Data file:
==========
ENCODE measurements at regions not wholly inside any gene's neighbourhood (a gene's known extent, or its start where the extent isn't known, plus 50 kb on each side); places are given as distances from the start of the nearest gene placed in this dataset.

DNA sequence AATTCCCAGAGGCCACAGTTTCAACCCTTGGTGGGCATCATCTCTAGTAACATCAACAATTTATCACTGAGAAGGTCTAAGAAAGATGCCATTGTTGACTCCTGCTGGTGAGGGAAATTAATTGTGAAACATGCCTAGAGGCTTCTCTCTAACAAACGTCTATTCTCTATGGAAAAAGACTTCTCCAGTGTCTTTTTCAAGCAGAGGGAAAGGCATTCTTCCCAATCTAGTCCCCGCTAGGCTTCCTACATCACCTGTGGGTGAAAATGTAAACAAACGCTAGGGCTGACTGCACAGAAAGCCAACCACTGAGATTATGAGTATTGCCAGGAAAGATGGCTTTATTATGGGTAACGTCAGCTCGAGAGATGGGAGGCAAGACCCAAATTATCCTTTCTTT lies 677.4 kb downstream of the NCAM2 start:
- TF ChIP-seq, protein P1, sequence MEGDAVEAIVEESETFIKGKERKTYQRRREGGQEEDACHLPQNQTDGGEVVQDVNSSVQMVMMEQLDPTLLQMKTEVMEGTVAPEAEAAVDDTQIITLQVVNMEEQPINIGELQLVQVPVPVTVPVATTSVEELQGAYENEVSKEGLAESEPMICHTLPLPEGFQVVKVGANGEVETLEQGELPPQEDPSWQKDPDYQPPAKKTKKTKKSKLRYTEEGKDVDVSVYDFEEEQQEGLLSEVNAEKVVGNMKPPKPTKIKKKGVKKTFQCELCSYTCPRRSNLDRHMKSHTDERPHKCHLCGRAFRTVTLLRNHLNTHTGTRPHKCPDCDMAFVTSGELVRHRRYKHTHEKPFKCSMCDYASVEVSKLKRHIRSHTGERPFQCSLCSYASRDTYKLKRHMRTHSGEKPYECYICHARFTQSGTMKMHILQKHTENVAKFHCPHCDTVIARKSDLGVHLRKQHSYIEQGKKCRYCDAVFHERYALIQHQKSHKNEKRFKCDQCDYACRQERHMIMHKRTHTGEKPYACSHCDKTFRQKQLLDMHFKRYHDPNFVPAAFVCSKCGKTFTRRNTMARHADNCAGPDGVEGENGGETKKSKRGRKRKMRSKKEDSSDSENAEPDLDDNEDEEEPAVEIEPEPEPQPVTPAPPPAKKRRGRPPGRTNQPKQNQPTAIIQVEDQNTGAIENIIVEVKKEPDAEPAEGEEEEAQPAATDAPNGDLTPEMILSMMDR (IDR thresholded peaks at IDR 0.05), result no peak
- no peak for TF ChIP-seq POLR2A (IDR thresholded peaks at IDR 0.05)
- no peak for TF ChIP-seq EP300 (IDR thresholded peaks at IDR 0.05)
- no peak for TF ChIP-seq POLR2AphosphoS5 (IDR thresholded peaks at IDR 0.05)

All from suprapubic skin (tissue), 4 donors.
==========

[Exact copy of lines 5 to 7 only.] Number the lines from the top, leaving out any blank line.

- no peak for TF ChIP-seq EP300 (IDR thresholded peaks at IDR 0.05)
- no peak for TF ChIP-seq POLR2AphosphoS5 (IDR thresholded peaks at IDR 0.05)

All from suprapubic skin (tissue), 4 donors.